Picking Apart: Why You Should Ensure the Best Use of Spare Construction Materials

bulk garbage for collection at roadside

If you’re undertaking a home improvement or renovation project, you might find yourself ending up with plenty of spare materials lying around. Wood waste disposal can be particularly urgent; quality wood is a valuable material but can degrade over time. Thankfully, there are great options for recycling wood available. But when it comes to other materials, you might be wondering what to do.

Here are some ideas for your leftover construction materials.

Deconstruction

If some or all of your construction materials have yet to be harvested – for example, roofing, flooring, doors and windows, lighting, and other fixtures – consider bringing in some help with deconstruction. While some of this work can be done on your own, expert assistance may be necessary to harvest materials in great condition. And that condition can, in turn, make the difference between having resale value, upcycling potential, or just plain rubbish.

Organizations like Habitat for Humanity might also provide experienced volunteers to aid you in deconstruction so that you don’t need to worry about additional expenses.

Upcycle

As a trend, the upcycled ‘look’ can come and go – but the essence of upcycling is timeless. By making an effort to create something useful out of scrap materials, we are removing waste from the system, sparing the use of landfills and carbon emissions involved in waste treatment. We can also gain individual benefits of craftsmanship by tackling a creative and fun hands-on project. You never know when the extra skill might come in handy when it comes to larger projects or house repairs.

Repurpose

Materials might be leftover from parts of the house where they aren’t needed, but that doesn’t mean they can’t be used elsewhere. Spare roofing shingles, wall or floor tiles, for example, can be laid out in your yard to create a low maintenance garden. When you don’t need to worry much about watering, trimming, fertilizer, and herbicide, you stand to save a lot in the long run.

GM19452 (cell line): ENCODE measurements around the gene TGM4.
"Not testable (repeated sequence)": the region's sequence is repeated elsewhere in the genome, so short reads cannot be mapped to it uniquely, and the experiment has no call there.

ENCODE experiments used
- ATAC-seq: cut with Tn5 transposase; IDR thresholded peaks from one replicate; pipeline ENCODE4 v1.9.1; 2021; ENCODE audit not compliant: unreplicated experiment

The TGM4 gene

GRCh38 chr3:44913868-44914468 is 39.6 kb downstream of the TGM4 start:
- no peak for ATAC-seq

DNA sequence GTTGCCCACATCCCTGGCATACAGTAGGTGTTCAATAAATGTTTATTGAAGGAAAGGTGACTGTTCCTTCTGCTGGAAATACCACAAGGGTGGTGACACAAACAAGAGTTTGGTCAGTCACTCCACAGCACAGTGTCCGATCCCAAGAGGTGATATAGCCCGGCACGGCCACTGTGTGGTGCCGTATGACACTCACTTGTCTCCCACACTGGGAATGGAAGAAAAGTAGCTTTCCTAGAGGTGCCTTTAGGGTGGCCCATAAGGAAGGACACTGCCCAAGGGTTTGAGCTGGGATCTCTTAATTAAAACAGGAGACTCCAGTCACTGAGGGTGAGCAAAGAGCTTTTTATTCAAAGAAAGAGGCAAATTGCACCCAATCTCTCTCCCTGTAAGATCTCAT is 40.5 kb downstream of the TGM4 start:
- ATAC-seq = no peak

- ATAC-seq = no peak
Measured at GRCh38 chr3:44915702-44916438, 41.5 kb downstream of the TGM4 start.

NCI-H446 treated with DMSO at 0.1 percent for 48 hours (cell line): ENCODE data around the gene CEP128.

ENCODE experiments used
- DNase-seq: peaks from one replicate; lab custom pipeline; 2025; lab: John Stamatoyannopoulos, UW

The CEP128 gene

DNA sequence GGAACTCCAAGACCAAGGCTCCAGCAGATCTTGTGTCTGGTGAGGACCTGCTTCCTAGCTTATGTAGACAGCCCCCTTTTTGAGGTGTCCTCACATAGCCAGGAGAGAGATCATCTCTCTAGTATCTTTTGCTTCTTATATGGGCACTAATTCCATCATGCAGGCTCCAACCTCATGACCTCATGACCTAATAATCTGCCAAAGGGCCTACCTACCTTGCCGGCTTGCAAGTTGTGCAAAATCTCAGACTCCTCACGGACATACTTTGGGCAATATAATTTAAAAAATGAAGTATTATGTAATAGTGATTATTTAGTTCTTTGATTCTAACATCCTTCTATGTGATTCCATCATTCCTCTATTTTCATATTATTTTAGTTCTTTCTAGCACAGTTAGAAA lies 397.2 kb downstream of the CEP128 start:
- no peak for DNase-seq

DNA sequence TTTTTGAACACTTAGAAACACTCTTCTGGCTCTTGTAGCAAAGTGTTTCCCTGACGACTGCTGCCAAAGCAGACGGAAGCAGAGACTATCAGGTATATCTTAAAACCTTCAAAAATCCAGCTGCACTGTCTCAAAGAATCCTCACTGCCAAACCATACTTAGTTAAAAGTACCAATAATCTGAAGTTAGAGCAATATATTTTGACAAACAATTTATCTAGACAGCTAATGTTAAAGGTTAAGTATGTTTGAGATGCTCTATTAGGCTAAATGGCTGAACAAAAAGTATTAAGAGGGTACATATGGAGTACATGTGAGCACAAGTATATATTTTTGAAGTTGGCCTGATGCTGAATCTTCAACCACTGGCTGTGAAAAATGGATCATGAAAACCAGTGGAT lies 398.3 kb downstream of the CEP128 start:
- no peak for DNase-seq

Donate or sell

pile of deconstructed wood in a bin

Various local organizations may accept your spare materials as donations, or for resale. Fixtures such as cabinets, mirrors, and plumbing could still be in perfect working condition, but just don’t fit in with the new look of your home. Selling or giving them away can extend the item’s lifespan and contribute the hidden benefit of reducing demand for further production.

What items a particular service would accept often depends on the amount, type, and condition of the material, so make a few inquiries before you decide the best option.

Trash

As a last resort, any waste you can’t dispose of through other means can be tossed out. You can pay for a collection service or dumpster, so that everything goes out in one trip, saving your time and travel costs.

Take note, however, of any potentially toxic or hazardous materials. Certain types of wood, for example, may be coated with arsenic-containing paints. You shouldn’t burn them or attempt to strip off the paint yourself, as this could release toxic fumes. Make some inquiries among local waste disposal services to find the best way of getting rid of such hazardous wastes.

There’s a lot more to spare materials than just stripping them down and throwing them away. Be careful in harvesting them, put some thought into their condition, and ways you can still make use of them. Consider any further value they might have for sale or as a donation. In the end, what’s left for disposal will have a greatly minimized impact on our environment.

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